Looking for alternatives to pronoun worksheets, a non- pronoun worksheet? I am too.
Pronouns are important in English. Students need to recognize them as subjects, they have to identify pronoun-antecedent problems, and they need to interpret what they read. Sometimes, speakers deliberately use pronouns vaguely to manipulate listeners. Students need to be aware of the proper use of pronouns.
I do teach pronouns as part of my eight parts of speech unit; however, pronouns get extra attention. Most language standards have specific requirements for pronoun understanding, and that is because pronouns are often difficult to use properly. I don’t think I am ever done teaching pronouns.
Pronouns lead to larger parts of grammar and language study, and I devote a decent amount of time to learning them. Because I don’t want to “grammar drill and kill,” I provide various pronoun activities. Here are some ideas.
Try some of these pronoun activities as substitutes to the grammar worksheet.
When teaching pronouns with older students, I am aware they have had pronoun lessons before. If I am unsure of where students stand with pronoun errors, I will give a pretest. Doing so allows me to plan for further instruction, as I don’t want to repeat information students already know.
An alternative to a formal pretest is to look at student writing. I assess where students are in their pronoun use. If writing confuses me because pronoun errors are prevalent, then I will build pronoun activities taking that into account. However, if student writing does not show deficiencies with pronouns, teaching pronouns will look different.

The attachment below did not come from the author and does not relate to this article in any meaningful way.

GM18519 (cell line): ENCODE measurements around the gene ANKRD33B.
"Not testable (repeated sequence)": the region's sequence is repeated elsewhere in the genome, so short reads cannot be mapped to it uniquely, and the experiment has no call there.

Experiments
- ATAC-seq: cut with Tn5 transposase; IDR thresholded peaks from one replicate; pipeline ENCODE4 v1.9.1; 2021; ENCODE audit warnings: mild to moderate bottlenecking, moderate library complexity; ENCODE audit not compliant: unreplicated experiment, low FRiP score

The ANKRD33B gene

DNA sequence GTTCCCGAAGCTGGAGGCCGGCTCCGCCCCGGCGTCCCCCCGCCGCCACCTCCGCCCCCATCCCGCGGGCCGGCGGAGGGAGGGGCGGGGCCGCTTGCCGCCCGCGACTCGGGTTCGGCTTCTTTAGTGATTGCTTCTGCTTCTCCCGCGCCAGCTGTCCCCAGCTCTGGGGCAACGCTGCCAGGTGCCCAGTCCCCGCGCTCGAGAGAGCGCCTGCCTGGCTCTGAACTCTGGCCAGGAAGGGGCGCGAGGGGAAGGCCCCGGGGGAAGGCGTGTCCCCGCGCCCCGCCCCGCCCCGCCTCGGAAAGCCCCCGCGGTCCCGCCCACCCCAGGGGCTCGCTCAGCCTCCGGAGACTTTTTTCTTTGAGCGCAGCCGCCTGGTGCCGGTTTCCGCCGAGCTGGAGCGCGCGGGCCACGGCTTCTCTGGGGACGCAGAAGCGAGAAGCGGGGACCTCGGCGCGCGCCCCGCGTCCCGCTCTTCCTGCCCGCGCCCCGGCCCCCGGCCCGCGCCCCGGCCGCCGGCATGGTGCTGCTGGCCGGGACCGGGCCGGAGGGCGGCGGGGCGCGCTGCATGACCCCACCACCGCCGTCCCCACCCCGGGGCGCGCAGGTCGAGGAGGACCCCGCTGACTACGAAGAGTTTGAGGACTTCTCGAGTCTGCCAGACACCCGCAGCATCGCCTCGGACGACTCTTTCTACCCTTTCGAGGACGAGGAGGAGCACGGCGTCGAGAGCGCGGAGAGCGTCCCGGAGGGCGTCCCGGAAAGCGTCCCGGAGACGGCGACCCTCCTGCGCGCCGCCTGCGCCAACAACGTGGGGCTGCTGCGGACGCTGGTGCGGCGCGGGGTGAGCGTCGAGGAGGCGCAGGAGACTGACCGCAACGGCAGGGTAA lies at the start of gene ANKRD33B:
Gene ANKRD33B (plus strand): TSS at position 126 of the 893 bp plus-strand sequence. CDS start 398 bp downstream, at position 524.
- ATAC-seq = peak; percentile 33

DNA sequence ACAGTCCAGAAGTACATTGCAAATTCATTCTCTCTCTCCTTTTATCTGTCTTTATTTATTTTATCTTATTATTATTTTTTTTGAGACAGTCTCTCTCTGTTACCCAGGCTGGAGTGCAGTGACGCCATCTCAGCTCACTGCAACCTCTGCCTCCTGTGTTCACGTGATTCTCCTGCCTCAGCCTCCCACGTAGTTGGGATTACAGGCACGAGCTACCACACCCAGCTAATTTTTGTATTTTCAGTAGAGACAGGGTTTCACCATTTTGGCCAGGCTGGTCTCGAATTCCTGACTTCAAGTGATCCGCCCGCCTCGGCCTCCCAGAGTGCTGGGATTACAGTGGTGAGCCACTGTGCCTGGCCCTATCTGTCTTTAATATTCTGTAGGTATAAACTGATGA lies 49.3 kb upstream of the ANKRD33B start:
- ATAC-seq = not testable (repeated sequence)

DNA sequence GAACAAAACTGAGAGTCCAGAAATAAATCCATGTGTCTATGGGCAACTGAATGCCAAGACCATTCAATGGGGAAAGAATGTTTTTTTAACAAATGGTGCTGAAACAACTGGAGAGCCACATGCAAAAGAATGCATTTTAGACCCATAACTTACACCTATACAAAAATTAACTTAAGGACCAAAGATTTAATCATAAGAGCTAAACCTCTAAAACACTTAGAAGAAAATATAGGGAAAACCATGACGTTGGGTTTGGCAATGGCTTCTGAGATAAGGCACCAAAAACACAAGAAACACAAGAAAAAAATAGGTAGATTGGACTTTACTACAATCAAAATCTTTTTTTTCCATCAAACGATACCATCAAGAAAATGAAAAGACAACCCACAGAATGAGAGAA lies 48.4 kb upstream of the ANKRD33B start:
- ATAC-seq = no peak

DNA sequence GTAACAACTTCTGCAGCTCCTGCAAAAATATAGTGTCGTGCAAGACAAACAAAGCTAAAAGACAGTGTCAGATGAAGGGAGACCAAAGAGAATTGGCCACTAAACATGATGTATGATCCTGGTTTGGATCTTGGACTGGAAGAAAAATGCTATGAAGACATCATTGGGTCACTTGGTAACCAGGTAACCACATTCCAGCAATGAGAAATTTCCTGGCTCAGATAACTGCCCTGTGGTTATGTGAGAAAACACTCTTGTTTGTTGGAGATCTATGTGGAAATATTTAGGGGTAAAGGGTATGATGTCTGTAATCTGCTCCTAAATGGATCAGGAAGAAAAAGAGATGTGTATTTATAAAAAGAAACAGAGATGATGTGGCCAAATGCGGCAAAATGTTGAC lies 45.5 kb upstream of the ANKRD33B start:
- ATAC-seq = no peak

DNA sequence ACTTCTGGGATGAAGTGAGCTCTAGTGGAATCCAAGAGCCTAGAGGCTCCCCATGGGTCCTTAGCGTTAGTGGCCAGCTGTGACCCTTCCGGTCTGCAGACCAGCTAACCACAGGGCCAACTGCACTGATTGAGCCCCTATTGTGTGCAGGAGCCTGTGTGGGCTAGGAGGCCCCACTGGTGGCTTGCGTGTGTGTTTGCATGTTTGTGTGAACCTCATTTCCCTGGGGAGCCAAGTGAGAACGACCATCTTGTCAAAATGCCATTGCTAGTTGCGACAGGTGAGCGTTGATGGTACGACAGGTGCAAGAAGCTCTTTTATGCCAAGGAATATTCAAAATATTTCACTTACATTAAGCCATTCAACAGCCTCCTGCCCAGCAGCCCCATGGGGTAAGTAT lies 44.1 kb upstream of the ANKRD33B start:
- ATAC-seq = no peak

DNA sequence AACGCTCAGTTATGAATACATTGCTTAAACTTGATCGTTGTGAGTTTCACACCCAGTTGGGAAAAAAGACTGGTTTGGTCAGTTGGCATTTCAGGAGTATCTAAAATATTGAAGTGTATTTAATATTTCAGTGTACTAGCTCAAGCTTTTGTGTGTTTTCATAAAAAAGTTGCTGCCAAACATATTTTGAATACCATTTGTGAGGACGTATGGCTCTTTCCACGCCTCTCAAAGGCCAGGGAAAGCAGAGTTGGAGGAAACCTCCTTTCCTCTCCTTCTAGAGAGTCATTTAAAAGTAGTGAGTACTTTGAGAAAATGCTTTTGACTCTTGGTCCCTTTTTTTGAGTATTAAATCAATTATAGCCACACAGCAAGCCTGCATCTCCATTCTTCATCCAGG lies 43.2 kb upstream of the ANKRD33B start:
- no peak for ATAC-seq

When teachers wonder how to connect grammar to writing, explaining pronoun use is a great start that requires no worksheets on pronouns! Use your students’ writing to practice pronoun identification, to correct pronoun errors, and to identify great pronoun use.
My pronoun lesson plans differ every year. You can download (for free) my lesson planning guide to make the best decisions for your students.
A favorite pronoun activity is always station work. Not only can I circulate as students work, but I can also learn what pronoun activities (if any) students need. I gain great insight!
Download this pronoun station activity for free. Then, design different learning stations around your classroom and have your students begin working. When I meet with stations, I can speak to students in a smaller group and older students feel less silly and more comfortable asking questions in a small group. Teachers can fix common misconceptions and review individually.
Another pronoun worksheet alternative is the anchor chart. I ask students to create anchor charts. You can create lists, writing examples, or pull mentor sentences from literature.
With older students, I don’t call them “anchor charts.” Rather, I encourage students to consult the posters that they created. As a helpful hint, have students plan out their sample sentences before they begin using the poster board. Then, decorate your room and reference the examples.
If you are nervous to create anchor charts off the top of your head, bring types of pronouns worksheets to the front of the classroom! Put them on a clipboard, and consult your notes as you and students chat. Soon, you won’t need pronoun worksheets for successfully teaching pronouns.